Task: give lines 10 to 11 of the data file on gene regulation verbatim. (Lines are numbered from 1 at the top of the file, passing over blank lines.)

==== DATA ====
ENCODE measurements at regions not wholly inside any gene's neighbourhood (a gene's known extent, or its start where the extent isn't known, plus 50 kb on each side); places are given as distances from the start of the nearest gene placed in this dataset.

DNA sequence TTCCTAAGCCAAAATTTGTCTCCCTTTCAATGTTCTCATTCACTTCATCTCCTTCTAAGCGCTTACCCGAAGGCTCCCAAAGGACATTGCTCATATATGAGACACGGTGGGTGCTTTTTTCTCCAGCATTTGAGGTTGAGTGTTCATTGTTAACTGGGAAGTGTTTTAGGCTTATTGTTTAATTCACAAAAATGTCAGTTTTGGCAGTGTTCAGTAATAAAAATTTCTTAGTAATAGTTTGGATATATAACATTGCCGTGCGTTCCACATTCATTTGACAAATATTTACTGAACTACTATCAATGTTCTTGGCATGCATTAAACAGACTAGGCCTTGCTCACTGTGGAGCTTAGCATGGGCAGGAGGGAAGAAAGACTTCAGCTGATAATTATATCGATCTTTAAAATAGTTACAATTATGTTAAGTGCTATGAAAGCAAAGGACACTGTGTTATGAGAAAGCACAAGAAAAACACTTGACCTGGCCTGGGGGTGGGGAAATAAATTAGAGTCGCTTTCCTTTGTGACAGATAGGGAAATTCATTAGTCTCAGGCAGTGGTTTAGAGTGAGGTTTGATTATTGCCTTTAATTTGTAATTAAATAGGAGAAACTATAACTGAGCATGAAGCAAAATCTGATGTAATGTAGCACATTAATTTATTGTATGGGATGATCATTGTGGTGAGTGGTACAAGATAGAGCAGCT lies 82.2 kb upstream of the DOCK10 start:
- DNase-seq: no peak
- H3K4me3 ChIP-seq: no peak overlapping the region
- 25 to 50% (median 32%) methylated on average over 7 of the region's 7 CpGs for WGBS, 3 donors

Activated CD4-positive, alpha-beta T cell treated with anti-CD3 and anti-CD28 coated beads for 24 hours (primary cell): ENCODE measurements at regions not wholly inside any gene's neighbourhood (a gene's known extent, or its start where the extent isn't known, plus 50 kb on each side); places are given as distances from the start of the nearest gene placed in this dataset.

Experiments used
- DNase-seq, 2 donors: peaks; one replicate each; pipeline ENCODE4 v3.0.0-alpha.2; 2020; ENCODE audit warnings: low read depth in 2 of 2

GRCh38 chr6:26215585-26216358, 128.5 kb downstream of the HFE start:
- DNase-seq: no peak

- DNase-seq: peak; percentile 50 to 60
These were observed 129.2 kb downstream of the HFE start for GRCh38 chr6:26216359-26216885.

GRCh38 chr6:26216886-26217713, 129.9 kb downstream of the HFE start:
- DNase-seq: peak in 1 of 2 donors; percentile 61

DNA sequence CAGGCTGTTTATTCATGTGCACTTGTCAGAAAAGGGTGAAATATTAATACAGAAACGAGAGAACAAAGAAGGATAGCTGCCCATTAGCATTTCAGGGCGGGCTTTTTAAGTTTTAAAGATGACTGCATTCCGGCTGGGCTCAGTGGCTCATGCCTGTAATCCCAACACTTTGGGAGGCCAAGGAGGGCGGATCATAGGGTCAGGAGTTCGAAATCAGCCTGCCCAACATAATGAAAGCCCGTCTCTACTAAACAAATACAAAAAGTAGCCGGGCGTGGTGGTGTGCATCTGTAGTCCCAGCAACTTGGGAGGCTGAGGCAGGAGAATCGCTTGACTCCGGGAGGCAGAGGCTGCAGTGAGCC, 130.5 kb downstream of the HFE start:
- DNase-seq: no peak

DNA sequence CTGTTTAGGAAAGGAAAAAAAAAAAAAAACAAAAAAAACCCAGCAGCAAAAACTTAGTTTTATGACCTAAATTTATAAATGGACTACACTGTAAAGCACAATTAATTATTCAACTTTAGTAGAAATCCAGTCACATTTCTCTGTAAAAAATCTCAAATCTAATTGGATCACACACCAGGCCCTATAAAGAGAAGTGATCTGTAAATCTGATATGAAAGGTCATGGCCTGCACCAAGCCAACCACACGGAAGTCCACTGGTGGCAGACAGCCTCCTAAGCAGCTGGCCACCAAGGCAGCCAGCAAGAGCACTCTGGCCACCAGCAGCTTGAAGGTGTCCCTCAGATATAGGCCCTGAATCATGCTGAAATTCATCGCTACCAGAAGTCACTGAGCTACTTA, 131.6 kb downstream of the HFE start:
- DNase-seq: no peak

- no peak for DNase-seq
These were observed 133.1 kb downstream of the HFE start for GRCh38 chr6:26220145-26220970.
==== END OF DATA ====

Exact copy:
- DNase-seq: no peak

- DNase-seq: peak; percentile 50 to 60